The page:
He is invoked with his double Mitra in some dozen hymns.
Mitra, from Gr.
In the Roman Catholic Church mitres are divided into three classes: (1) Mitra pretiosa, decorated with jewels, gold plates, &c.; (2) Mitra auriphrygiata, of white silk, sometimes embroidered with gold and silver thread or small pearls, or of cloth of gold plain; (3) Mitra simplex, of white silk damask, silk or linen, with the two falling bands behind terminating in red fringes.
Bishops alone, including of course the pope and his cardinals, are entitled to wear the pretiosa and auriphrygiata; the others wear the mitra simplex.
According to the Roman Caeremoniale the bishop wears the mitra pretiosa on high festivals, and always during the singing of the Te Deum and the Gloria at mass.
At mass and vespers the mitra simplex may be substituted for it in the same way as the auriphrygiata for the pretiosa.
As have been adduced for this view are, however, based on the fallacy of reading into words (mitra, infula, &c.) used by early writers a special meaning which they only acquired later.
Mitra, even as late as the 15th century, retained its simple meaning of cap (see Du Cange, Glossarium, s.v.); to Isidore of Seville it is specifically a woman's cap. Infula, which in late ecclesiastical usage was to be confined to mitre (and its dependent bands) and chasuble, meant originally a piece of cloth, or the sacred fillets used in pagan worship, and later on came to be used of any ecclesiastical vestment, and there is no evidence for its specific application to the liturgical head-dress earlier than the 12th century.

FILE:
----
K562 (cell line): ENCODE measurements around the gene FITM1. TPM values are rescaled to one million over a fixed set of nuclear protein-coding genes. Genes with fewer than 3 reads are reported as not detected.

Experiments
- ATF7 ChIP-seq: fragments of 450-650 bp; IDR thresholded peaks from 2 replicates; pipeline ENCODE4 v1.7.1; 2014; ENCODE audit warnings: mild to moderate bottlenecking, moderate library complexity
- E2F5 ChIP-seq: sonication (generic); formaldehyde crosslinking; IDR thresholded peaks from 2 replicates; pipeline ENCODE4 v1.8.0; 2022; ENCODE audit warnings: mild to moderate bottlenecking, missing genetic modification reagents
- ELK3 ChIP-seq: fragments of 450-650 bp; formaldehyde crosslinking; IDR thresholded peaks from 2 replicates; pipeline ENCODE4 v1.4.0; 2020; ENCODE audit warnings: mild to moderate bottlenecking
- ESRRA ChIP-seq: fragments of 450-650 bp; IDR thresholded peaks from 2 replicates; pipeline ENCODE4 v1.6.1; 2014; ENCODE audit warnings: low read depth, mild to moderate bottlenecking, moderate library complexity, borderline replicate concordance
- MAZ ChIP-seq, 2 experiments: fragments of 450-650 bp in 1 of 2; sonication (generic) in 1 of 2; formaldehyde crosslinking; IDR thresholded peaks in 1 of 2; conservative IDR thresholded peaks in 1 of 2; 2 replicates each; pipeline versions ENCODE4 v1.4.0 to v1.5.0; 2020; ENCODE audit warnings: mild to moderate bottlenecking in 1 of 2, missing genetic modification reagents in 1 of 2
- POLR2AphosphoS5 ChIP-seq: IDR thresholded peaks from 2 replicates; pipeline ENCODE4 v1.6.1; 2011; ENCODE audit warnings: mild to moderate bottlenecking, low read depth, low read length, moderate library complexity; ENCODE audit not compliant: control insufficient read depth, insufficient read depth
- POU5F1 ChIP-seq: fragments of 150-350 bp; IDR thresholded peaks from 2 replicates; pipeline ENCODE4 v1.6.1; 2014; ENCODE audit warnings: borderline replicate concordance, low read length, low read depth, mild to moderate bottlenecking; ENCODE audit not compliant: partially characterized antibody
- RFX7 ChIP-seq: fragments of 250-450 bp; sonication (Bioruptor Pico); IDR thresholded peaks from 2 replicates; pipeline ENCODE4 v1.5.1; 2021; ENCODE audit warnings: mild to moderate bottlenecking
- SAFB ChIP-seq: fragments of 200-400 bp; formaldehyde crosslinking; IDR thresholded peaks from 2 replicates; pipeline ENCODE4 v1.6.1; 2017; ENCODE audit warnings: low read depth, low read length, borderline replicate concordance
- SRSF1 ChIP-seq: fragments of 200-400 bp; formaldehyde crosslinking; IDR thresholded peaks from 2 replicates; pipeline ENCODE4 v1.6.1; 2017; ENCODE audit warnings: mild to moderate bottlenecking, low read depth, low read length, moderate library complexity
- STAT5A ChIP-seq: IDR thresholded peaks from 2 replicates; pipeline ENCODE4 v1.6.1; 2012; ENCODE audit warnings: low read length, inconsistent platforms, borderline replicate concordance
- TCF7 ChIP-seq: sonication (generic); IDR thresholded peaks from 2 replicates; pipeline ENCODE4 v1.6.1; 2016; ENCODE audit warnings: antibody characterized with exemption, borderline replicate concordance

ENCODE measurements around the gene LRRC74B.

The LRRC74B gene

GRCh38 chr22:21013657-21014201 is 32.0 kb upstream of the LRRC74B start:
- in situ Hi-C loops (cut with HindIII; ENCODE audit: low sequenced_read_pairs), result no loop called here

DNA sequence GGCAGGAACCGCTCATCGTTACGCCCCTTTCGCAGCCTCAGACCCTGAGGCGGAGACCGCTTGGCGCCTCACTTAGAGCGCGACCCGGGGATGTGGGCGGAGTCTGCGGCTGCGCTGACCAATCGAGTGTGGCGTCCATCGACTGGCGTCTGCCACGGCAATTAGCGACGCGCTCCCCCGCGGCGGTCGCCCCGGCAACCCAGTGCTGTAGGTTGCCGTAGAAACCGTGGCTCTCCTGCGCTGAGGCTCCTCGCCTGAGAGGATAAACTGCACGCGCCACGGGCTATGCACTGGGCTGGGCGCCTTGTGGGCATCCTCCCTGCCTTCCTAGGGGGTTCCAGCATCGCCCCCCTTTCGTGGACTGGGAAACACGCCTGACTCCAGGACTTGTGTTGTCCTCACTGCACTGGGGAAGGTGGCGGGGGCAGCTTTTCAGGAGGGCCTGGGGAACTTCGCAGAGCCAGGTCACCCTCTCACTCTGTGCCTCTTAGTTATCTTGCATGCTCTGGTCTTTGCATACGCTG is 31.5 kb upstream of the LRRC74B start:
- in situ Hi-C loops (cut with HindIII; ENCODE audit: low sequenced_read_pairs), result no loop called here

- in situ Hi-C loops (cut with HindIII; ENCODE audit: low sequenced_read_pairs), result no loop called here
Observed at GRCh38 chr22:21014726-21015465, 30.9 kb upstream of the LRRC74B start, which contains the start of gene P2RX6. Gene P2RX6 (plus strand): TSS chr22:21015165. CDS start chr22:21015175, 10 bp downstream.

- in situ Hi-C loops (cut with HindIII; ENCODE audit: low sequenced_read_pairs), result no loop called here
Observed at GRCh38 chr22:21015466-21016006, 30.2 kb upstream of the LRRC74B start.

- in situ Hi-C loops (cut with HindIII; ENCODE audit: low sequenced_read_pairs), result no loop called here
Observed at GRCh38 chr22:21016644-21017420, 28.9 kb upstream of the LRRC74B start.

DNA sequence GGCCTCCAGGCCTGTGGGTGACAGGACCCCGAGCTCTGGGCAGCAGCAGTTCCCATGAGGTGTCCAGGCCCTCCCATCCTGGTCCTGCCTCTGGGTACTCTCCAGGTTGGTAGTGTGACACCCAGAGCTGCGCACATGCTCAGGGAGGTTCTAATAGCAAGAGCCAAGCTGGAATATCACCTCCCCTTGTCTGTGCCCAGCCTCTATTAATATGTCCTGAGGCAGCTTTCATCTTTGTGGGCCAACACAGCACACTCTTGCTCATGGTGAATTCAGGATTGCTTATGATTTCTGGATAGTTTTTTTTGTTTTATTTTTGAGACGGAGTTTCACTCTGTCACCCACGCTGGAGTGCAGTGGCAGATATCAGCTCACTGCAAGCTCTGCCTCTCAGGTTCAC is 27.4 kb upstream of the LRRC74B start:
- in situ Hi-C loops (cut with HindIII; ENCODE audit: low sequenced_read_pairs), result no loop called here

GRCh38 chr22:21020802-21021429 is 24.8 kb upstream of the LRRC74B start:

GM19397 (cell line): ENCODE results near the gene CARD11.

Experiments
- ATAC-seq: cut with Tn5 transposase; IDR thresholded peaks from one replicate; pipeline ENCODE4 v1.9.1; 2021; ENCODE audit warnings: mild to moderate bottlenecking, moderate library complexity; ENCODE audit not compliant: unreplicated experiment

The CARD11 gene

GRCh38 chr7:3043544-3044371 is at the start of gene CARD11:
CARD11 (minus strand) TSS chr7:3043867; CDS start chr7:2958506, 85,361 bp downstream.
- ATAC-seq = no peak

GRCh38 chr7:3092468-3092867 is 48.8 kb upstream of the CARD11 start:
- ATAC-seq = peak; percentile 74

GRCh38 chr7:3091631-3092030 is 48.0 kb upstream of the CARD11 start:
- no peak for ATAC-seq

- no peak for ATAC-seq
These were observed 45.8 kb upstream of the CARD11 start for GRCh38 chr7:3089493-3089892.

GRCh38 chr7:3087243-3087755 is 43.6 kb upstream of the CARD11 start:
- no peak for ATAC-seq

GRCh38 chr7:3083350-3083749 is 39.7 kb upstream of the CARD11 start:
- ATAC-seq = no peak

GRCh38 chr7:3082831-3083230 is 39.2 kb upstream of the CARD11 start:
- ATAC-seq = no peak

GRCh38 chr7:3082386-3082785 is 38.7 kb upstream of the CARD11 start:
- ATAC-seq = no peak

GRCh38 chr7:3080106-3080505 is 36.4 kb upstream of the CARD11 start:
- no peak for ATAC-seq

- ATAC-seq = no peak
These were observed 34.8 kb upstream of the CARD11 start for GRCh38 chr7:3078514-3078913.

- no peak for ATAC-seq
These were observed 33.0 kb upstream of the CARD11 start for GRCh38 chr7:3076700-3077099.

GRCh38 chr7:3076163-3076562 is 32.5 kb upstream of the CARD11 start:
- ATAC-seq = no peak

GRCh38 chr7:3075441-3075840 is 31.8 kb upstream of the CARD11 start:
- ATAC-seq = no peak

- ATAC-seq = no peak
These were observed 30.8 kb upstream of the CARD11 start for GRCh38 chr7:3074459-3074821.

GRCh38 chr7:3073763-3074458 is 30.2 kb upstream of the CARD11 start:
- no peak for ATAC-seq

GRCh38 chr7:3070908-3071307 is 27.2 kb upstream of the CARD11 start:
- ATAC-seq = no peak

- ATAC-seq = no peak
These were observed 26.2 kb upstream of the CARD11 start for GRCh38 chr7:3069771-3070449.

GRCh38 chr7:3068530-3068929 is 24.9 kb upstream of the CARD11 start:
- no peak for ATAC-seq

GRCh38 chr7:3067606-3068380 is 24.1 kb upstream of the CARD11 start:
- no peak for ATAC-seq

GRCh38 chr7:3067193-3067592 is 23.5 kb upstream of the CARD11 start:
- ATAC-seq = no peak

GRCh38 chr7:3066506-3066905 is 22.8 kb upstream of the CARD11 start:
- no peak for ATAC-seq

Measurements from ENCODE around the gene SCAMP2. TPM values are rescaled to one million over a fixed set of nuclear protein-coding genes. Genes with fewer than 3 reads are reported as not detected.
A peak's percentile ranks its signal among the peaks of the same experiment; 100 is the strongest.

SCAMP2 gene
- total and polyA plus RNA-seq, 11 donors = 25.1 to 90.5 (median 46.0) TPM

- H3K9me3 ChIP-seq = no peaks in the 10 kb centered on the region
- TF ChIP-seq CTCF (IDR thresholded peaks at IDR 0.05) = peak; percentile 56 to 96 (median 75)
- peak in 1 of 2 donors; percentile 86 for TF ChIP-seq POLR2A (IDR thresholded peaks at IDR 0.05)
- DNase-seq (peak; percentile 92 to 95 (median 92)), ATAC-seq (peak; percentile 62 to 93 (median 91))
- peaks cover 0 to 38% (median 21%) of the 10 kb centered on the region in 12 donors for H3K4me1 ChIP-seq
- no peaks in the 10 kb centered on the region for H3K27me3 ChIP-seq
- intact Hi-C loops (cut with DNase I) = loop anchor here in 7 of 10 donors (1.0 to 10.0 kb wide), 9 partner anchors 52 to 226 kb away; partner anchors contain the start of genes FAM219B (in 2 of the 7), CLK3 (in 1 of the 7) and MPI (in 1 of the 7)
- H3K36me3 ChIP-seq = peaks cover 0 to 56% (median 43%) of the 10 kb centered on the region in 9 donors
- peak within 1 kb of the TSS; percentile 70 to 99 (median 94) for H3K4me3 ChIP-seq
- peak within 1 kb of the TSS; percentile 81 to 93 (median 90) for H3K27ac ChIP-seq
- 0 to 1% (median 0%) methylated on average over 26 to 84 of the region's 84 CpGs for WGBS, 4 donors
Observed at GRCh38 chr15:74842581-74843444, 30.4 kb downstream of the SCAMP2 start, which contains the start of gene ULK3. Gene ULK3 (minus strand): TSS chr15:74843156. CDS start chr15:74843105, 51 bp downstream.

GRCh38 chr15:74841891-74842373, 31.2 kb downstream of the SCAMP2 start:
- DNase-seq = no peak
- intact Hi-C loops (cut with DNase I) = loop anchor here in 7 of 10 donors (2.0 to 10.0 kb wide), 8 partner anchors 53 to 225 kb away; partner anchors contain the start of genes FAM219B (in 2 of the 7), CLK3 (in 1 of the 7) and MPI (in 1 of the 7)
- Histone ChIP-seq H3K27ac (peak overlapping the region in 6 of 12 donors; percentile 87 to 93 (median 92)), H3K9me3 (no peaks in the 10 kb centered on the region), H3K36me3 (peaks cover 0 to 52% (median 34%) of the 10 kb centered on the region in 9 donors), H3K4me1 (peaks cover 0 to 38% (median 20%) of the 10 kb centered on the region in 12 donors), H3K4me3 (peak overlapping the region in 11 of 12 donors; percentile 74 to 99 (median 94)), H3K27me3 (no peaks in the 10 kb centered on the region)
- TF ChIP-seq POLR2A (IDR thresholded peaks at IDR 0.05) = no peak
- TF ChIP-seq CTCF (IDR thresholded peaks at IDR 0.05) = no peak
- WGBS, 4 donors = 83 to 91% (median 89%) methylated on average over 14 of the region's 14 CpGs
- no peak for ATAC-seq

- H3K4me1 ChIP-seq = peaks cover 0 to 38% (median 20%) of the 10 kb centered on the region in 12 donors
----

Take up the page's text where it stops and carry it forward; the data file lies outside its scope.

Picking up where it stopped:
This pope invested Archbishop Eberhard of Trier, who had accompanied him to Rome, with the Roman mitra, telling him that he and his successors should wear it in ecclesiastico officio (i.e.
He proves conclusively that the mitra mentioned by Theodulph of Orleans (Paraenes.
According to the 14th Roman ordo, of 1241, the pope places on the emperor's head first the mitra clericalis, then the imperial diadem.
Mitra) is, as in the Western Church, proper only to bishops.
In these inscriptions Mitra, Varuna, Indra and Nasatya are mentioned as deities of the Iranian kings of Mitani at the beginning of the 14th century - all of them names with which we are familiar from the Indian pantheon.
Other powers of light, such as Mitra the god of day (Iranian Mithra), survived unforgotten in popular belief till the later system incorporated them in the angelic body.
38 is as follows: "Mithras (MS. Mitra) great ...
- Mitra pretiosa of the late Cardinal Vaughan, Roman Catholic Archbishop of Westminster.
None but a Hindu can enter any of the larger temples, and none but a Hindu priest really knows the truth about their inner mysteries"; whilst the well-known native scholar Babu Rajendralal Mitra points out (Antiquities of Orissa, i.
164.46, " Men call him Indra, Mitra, Varuna, Agni...